Open a form to report problems or contribute information

1 Introduction 2 Message details 3 Upload file 4 Submitted
Page 1 of 4

Help and advice for WHITBY: Geographical and Historical information from the year 1750.

If you have found a problem on this page then please report it on the following form. We will then do our best to fix it. If you are wanting advice then the best place to ask is on the area's specific email lists. All the information that we have is in the web pages, so please do not ask us to supply something that is not there. We are not able to offer a research service.

If you wish to report a problem, or contribute information, then do use the following form to tell us about it. We have a number of people each maintaining different sections of the web site, so it is important to submit information via a link on the relevant page otherwise it is likely to go to the wrong person and may not be acted upon.

WHITBY: Geographical and Historical information from the year 1750.

"WHITBY, a parish in the North Riding of Yorkshire, 12 m. N. W. from Scarborough, 50 m. N. E. from York, 185 cm. 227 mm. from London, is a well- built T. on the coast, at the mouth of the Esk, which has a custom-house, and a good harbour, with at least 100 vessels bel. to it, of 80 tons or more, and is much frequented by the colliers, the best and strongest vessels for the coal trade being built in its dock of any place on the coast. A great quantity of butter and corn is sent hence to London, and sometimes to Holland. This T. was in much credit formerly, for its spaw-waters; and some curious sncient coins have been dug up in its neighbourhood. 'Tis recorded that a council was held in a mon. here, anno 663, for settling the time for observing the festival of Easter. In Nov. 1710, a dreadful storm happened here, which did above 40000 l. damage to the shipping. Here is a Mt. on S. well supplied with corn, and all sorts of provisions. This place is noted for spiral stones, that have been found here in the shape of serpents, which by naturalists are called cornua ammonis. They are supposed to be petrifications formed in the earth by a sort of fermentation peculiar to the allom mines, of which there are several in the neighbourhood, that bel. to the late Dss. of Buckingham, to which some also ascribe the sudden remarkable falling down of the wild-geese that fly over those grounds. In the 11th of Edward III. Whitby sent 3 members to a council."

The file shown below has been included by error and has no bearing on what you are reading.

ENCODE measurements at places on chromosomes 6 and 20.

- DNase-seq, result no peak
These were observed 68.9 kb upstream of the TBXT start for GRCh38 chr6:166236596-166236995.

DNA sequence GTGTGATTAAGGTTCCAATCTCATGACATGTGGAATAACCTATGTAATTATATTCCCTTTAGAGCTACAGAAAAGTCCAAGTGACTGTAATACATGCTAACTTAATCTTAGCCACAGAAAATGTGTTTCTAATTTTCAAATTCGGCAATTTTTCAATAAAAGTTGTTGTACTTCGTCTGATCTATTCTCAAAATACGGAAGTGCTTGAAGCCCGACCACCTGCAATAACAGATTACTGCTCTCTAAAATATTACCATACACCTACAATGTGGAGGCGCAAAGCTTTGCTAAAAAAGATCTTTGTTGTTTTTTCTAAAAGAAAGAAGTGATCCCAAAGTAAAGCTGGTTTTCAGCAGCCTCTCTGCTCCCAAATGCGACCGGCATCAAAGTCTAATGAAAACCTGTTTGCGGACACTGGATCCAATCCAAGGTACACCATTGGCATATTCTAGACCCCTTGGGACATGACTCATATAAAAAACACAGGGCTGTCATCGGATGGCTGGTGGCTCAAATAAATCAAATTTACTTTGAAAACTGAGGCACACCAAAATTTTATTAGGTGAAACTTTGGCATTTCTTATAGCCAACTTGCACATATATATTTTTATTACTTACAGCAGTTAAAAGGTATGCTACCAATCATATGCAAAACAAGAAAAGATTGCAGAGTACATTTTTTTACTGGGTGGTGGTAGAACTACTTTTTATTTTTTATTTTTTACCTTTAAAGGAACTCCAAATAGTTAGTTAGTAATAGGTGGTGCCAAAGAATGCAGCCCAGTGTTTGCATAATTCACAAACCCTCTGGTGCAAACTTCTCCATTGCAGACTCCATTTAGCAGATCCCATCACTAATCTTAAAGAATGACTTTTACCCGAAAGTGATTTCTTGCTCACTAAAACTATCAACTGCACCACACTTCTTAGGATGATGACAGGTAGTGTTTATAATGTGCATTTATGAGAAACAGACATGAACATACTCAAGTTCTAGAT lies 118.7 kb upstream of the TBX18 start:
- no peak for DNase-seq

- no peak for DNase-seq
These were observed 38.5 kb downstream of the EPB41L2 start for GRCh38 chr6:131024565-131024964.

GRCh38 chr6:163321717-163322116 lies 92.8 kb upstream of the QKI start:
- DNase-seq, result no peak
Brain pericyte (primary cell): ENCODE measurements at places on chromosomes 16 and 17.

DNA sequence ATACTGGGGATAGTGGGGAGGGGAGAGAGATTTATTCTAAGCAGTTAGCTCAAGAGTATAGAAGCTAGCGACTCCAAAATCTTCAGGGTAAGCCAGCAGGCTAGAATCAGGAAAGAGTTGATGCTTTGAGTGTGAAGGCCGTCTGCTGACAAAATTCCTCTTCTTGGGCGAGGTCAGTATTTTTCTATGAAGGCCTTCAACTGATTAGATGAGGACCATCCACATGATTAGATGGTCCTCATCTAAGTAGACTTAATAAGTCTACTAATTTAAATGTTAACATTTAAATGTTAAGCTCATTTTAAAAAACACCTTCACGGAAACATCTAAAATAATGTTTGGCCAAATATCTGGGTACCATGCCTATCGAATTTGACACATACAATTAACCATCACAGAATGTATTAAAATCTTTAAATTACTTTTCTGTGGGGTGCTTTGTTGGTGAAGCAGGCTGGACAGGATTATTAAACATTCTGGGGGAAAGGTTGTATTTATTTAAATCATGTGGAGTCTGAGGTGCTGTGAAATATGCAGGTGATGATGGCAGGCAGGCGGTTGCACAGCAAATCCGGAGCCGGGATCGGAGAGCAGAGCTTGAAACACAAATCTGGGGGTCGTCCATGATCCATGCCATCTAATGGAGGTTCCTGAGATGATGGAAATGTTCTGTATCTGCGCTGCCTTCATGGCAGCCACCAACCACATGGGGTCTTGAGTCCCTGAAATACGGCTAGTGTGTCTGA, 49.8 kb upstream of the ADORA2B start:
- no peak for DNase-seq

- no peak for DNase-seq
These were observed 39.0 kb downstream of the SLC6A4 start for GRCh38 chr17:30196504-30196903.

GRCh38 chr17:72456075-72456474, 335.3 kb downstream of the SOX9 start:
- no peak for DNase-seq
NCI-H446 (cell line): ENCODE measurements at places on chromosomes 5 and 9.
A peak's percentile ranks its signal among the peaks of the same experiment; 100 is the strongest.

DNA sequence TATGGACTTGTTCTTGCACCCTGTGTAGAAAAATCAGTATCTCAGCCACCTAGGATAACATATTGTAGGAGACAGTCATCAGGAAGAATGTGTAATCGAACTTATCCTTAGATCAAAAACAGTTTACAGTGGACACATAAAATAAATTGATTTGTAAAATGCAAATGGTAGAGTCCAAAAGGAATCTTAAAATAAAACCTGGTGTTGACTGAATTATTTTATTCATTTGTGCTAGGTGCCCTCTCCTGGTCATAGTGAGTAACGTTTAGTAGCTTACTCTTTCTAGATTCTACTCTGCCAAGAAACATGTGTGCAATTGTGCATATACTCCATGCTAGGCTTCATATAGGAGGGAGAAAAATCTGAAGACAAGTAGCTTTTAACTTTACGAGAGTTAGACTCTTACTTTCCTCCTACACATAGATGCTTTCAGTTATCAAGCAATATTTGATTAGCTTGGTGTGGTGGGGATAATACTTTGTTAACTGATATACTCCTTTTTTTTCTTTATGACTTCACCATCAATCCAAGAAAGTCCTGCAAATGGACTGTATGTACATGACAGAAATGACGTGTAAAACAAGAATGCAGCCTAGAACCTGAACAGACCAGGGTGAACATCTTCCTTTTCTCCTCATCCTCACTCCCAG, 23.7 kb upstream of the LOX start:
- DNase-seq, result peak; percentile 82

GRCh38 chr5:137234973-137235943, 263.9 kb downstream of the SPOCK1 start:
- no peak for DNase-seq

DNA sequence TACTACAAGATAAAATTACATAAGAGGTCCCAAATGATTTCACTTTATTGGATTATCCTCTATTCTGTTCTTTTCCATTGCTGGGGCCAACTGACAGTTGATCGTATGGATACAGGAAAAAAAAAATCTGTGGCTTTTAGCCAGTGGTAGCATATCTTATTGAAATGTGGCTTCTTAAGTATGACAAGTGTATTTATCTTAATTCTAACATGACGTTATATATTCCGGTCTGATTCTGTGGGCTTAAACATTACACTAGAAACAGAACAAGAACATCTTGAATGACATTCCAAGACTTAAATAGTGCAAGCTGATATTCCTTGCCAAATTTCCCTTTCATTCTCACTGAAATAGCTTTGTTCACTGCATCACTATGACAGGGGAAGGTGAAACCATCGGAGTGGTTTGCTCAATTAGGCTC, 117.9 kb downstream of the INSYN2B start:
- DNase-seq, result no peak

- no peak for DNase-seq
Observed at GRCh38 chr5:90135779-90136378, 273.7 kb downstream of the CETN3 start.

[Transcribed by Mel Lockie © from
Stephen Whatley's England's Gazetteer, 1750]